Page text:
You guys be nice, be good, be safe, and I'll see you back here again tomorrow.

Thursday, August 31, 2017

31 Aug 17

          Good morning, all.  Up at 7:30 this morning.  Seems I'm learning the art of sleeping in.  For reasons I don't understand, ever since I retired, I've been getting up and watching the sun come up when I could be sleeping until noon, and no one would care.  I guess it's only a pain when you have to do it.
          On the pinched nerve front, I went to physical therapy yesterday afternoon with my right arm burning like fire.  They put 22 pounds of traction on my neck for twenty minutes, which relieved the pain while they were doing it, but as soon as they stopped, it came right back.  An hour or so later, though, a tremendous relief set in that continues today.  I have two more sessions, then a consultation where they evaluate me for a home traction kit; apparently I'll be hanging myself on a regular basis.  I'm adding this to the blog because this very much affects my writing.  When the pain is flared up, I can hardly concentrate on anything else, and it also makes sitting with my arms extended to the keyboard a form of torture.  Possible reasons put forth for this have been bone spurs in the nerve channel, and arthritic growths pressing on the nerves.  So far, this traction is having the desired effect, and my prognosis is that it will take about two months for this to calm down to a normal state.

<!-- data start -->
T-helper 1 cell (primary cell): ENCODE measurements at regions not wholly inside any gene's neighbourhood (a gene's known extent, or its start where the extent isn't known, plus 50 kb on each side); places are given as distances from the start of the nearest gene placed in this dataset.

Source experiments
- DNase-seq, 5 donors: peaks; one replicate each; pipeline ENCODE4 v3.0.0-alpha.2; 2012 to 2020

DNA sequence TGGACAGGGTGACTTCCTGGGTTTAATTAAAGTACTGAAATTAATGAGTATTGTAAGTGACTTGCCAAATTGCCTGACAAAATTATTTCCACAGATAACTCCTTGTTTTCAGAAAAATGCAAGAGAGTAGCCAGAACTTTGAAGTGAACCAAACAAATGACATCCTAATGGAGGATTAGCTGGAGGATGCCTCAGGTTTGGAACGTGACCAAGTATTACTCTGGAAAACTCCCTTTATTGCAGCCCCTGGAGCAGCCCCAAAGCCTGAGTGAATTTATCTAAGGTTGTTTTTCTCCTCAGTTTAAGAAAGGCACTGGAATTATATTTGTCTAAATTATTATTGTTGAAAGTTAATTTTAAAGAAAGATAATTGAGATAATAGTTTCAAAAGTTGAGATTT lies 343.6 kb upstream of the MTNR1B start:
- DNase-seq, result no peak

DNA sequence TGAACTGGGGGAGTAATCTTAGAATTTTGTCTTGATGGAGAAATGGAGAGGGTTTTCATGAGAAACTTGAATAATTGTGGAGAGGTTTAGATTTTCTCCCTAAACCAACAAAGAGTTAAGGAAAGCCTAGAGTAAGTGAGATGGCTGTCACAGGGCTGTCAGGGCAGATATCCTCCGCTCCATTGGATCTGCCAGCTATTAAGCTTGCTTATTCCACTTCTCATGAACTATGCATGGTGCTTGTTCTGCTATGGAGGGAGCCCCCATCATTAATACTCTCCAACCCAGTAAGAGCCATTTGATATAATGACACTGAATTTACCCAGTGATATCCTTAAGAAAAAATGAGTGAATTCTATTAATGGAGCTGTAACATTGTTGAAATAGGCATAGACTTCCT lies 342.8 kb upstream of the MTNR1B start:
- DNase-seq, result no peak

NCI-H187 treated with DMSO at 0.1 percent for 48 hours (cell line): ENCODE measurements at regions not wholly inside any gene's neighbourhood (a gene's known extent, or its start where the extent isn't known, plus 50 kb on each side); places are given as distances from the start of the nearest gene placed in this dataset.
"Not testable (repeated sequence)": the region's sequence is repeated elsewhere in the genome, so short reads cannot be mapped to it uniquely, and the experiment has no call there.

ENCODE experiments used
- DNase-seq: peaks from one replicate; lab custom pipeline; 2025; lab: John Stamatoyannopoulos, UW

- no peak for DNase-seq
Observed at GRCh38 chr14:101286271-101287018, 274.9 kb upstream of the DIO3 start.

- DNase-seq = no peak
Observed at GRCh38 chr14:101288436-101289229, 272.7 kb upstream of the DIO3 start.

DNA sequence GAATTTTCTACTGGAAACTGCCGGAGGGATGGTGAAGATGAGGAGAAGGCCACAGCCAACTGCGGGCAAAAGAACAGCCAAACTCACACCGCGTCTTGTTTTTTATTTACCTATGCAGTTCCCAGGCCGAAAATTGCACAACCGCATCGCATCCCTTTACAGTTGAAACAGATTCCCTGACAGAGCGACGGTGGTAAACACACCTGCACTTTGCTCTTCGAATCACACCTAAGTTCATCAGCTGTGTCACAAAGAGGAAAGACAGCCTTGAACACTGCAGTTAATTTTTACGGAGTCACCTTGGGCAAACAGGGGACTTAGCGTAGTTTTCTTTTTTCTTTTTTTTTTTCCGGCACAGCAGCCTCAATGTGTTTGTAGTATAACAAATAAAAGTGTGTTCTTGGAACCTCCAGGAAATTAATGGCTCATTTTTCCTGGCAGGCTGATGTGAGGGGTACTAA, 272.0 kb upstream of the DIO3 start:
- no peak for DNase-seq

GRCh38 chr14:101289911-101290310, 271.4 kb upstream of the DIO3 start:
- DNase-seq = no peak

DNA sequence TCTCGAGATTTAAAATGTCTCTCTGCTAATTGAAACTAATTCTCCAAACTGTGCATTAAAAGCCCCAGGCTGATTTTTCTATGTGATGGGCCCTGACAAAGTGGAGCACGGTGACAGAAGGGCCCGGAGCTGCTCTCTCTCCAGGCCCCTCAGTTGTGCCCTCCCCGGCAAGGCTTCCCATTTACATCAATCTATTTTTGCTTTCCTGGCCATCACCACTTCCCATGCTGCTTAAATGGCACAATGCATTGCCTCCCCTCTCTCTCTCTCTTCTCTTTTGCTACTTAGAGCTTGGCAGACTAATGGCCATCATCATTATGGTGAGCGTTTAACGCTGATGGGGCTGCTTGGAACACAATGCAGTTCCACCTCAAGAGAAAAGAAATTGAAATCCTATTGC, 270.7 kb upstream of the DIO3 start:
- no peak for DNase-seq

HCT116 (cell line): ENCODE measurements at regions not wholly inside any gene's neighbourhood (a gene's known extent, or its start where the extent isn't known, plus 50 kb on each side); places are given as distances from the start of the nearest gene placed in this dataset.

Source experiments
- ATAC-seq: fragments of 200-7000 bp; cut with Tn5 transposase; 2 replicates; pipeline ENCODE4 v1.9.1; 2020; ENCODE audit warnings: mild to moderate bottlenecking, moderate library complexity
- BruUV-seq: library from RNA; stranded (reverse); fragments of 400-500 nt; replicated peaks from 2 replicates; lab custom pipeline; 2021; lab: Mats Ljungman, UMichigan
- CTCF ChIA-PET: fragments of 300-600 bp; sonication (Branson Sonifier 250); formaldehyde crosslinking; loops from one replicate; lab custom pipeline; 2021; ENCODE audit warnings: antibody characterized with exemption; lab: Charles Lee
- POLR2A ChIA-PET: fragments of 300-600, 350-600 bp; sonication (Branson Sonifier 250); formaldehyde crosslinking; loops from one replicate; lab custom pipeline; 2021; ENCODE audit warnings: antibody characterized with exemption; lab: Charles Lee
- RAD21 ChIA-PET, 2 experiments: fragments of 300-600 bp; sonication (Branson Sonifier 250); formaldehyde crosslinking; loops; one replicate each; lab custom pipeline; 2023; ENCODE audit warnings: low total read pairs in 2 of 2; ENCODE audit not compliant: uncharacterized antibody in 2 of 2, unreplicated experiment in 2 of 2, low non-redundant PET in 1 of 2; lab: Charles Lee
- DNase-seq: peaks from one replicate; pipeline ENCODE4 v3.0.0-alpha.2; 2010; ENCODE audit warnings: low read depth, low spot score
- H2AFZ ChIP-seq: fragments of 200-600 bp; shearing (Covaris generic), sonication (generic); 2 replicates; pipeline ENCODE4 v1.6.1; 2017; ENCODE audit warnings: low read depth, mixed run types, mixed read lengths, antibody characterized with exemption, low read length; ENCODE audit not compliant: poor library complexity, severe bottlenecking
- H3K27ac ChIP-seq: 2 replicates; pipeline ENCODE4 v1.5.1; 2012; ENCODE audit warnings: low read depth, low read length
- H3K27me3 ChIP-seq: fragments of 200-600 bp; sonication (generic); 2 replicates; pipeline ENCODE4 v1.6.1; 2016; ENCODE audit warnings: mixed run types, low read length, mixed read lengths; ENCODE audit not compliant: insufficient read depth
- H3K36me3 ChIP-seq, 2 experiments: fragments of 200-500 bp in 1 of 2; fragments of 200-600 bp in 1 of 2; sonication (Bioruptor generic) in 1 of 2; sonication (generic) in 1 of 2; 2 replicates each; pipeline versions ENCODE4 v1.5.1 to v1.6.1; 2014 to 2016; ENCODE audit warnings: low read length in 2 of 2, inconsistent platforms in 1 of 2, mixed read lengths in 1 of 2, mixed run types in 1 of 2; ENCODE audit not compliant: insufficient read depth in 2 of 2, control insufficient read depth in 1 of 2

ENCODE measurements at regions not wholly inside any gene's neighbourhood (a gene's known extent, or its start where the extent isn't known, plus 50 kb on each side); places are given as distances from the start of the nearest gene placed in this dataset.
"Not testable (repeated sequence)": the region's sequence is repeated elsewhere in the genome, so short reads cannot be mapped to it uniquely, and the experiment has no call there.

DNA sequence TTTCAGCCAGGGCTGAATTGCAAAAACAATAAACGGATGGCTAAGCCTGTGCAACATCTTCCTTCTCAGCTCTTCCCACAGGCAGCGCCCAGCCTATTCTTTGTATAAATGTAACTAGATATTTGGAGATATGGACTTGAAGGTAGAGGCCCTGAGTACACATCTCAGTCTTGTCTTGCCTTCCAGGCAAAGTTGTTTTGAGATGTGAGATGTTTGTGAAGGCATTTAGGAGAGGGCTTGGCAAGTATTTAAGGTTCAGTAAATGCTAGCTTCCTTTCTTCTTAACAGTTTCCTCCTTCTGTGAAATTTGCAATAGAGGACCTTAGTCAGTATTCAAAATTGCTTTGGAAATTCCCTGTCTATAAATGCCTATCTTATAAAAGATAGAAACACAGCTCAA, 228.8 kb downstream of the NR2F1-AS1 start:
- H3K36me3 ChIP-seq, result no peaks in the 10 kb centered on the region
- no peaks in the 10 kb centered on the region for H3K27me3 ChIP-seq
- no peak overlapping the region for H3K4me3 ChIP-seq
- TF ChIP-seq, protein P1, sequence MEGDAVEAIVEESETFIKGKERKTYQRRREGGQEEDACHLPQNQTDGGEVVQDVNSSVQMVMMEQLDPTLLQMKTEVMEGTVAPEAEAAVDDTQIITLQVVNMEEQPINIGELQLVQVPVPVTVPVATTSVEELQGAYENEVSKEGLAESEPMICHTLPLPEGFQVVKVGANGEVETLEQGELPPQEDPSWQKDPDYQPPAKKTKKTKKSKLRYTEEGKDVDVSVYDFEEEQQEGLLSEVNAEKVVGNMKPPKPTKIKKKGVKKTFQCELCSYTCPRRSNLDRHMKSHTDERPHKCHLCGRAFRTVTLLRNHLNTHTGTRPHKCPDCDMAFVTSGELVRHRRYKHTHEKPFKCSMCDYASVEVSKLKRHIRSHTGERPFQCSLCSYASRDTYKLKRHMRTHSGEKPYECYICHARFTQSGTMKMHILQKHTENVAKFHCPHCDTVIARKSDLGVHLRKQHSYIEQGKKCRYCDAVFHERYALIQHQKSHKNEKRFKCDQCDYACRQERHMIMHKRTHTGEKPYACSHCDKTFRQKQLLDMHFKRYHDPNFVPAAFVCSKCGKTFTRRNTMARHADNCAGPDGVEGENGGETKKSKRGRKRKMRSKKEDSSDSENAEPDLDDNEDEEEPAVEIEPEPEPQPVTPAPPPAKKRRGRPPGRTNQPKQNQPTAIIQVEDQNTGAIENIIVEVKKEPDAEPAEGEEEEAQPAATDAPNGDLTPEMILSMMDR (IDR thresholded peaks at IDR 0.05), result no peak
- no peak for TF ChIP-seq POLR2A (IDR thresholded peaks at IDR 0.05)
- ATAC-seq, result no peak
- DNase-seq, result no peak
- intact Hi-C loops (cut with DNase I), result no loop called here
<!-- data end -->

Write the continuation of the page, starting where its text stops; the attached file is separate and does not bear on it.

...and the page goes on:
So, on the writing today, I had a scene in which Deputy Jackson discusses his plan to go on a day trip to investigate a possible alibi for Wyatt Earp, who is the prime suspect in a murder.  Earp lived and worked in San Diego after the business in Tombstone, and it is fun working him into the narrative as a background character.  This is my first attempt at something like this, and I hope it comes out well.